There's the off-chance that the real Amberley Snyder, the author, motivational speaker, and young rodeo champ who uses a wheelchair, might happen upon this review. So to her I feel compelled to say, unequivocally, that you are awesome, and your story is remarkable and courageous. So much so that one could understand why someone would want to adapt it into a movie. Unfortunately, as directed by Conor Allyn and scripted by Sean Dwyer and Greg Cope White, Netflix's Walk. Ride. Rodeo. is pretty rough going, with bad acting, cheesy montages and moments of unintentional hilarity. This is one-hundred percent not on you, Amberley, and don't think ill of me for what I'm about to say.

Okay, with that off my chest: Good Lord.

Set in a make-believe version of Utah where everyone is blonde and beautiful, Walk. Ride. Rodeo., opens with our heroine Amberley (Spencer Locke) mid-ride at a rodeo competition. She is a barrel racer, which means she swerves her horse around a track littered with metal garbage pails. Amberley, on her trusty steed Power and wearing a pink shirt with the Purina logo, rounds each corner with ease. With steel guitar on the soundtrack and her mom (Missi Pyle) shouting encouragement, she's dubbed champion, but it's 1/10th of a second behind her personal best. To someone as driven as Amberley it isn't enough.

 <p>Horse, Spencer Locke; Walk. Ride. Rodeo</p><p>

Horse, Spencer Locke; Walk. Ride. Rodeo

We check in with her at home, a vast estate with horses, younger siblings who also excel at sports, and a best pal accompanying her to college and prepping for a leadership conference at the Future Farmers of America. It's like some kind of purebred Americana fever dream and that's before she gets a call from her dad, a real-life professional baseball player coaching a team in Hawaii.

Amberley has a horse show in Colorado to get to, so she jumps in her truck even though Mom begs to drive her. On the road her GPS goes out of service so she unbuckles her safety belt for TWO SECONDS to grab a map from the passenger side and, blammo, that's when she flips over, flies out the window (rendered in cheapo CGI) and ends up slamming against a fence.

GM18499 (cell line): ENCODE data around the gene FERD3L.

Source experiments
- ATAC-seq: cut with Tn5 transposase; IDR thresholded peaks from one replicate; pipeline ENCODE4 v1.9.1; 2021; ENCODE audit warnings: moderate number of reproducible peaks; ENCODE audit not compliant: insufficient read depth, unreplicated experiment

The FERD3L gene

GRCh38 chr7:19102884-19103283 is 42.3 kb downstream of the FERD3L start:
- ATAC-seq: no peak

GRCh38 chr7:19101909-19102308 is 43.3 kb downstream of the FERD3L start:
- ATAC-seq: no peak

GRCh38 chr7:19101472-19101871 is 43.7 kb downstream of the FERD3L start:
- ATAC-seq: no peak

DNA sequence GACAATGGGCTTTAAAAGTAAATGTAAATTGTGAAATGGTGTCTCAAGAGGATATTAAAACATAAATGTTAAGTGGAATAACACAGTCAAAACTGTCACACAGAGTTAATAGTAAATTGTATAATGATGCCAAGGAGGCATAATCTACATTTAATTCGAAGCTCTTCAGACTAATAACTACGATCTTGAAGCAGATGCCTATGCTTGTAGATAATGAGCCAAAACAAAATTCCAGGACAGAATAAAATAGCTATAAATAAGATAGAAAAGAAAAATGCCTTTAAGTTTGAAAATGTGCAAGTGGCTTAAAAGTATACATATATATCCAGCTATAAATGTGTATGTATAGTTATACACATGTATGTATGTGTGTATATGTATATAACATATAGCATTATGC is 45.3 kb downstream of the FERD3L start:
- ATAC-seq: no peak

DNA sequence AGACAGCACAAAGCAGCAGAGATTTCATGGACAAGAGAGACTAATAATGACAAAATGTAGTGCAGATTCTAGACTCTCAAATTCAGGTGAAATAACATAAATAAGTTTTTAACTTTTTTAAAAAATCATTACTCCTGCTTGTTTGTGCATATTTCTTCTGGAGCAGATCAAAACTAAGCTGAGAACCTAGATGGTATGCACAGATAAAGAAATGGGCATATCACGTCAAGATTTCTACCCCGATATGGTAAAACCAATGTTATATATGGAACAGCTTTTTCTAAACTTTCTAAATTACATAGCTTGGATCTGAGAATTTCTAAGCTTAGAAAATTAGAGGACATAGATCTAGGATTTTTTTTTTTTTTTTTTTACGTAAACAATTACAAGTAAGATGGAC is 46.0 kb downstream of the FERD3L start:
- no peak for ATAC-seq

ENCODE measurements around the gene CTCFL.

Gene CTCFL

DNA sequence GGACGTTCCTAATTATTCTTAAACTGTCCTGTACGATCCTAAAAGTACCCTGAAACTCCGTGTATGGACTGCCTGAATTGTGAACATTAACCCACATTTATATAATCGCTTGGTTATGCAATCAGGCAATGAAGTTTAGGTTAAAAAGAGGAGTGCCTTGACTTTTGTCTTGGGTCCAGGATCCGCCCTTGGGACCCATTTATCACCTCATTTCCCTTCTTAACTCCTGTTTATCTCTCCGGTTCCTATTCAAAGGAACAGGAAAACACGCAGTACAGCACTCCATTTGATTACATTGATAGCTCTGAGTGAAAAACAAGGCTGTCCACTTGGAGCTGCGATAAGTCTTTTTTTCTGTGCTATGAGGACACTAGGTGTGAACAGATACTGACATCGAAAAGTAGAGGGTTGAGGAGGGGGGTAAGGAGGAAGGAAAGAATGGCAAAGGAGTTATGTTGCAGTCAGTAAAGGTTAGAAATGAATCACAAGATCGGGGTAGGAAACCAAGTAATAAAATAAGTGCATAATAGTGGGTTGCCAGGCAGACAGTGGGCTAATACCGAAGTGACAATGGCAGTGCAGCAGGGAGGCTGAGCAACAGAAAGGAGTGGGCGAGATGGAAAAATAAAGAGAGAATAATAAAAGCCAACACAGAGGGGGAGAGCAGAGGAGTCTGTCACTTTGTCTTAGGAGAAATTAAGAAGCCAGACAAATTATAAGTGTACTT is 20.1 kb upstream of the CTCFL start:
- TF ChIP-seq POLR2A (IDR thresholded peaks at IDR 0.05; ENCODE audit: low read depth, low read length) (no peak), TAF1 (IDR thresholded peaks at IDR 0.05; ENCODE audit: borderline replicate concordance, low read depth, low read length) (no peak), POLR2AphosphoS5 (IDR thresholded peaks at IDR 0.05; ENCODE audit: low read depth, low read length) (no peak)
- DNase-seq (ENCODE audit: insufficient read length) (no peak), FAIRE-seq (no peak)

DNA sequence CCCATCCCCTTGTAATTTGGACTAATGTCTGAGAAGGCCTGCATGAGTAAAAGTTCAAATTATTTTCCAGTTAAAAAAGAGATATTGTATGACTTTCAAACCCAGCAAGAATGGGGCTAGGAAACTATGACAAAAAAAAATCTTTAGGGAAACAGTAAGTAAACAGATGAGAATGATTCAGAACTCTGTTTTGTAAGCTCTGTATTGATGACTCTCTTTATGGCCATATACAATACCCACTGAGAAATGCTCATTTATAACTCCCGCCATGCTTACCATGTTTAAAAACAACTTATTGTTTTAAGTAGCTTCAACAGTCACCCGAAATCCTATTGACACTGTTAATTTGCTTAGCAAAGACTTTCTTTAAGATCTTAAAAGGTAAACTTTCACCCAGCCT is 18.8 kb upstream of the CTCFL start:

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Good samaritans stop and call 911 and it slowly dawns on Amberley just how bad the accident is. The moment when she transitions from not feeling anything to experiencing excruciating pain is quite terrifying. There's a whole, tearful rigamarole of getting her to the right hospital (and reuniting her with Mom) that, quite frankly, feels like the type of thing most movies would just cut out. Perhaps this is some sort of art experiment to subvert our normal cinematic expectations. Or maybe they were just trying to pad this thing out to 90 minutes.

Missi Pyle (who I loved in Galaxy Quest) plays each scene so the folks in the back of the house can't miss a note. In the sequence where she first "gets the news" she is drowned out by music and I suspect it's because her original performance was just unusable. Dad (Bailey Chase), on the other hand, is so calm and stone-faced you kinda wonder if maybe Amberley isn't really his kid.

 <p>Horse, Spencer Locke; Walk. Ride. Rodeo.</p><p>

Horse, Spencer Locke; Walk. Ride. Rodeo.

Anyway, she enters rehab where her nurse is a sassy black woman (Sherri Shepherd, for two or three scenes), naturally, who brings warmth with thinly-veiled Christian affirmations. Soon Amberley gets out of her funk and gets focused. Despite a severely damaged spine and an inability to walk, she is going to ride again.

Spencer Locke is far from a master thespian, but I am not a monster. When you see someone in physical and emotional pain slowly conquering their challenges, it can be rewarding. Especially when there's a horse involved! Amberley gets out of the hospital and back to the ranch and devises a system involving a seat belt in her saddle — ironic! — to start competing again. She's a natural and so is Power. There's a big tournament in Texas to prepare for, but also a crushing set-back. There's also the ridiculously handsome fellow rodeo-er Tate Watkins (Max Ehrich) who inspires Amberley to also get into motivational speaking.

I can't in good conscience recommend this movie to anyone who isn't stuck with grandma for the night and looking for something with no cussin' on the teevee. Despite the blood and broken bones in the early scenes, it's ultimately a very nice and wholesome ride. And, dammit, I can't lie to you: By the end, maybe I was a little bit misty-eyed. I was snorting at this cheeseball movie, but, dammit, Amberley Snyder's a good kid and she worked so hard to get back on the horse.

Walk. Ride. Rodeo is now on Netflix.

Jordan Hoffman is a member of the New York Film Critics Circle, whose work has appeared in The Guardian,, amNewYork, Thrillist and Times of Israel.

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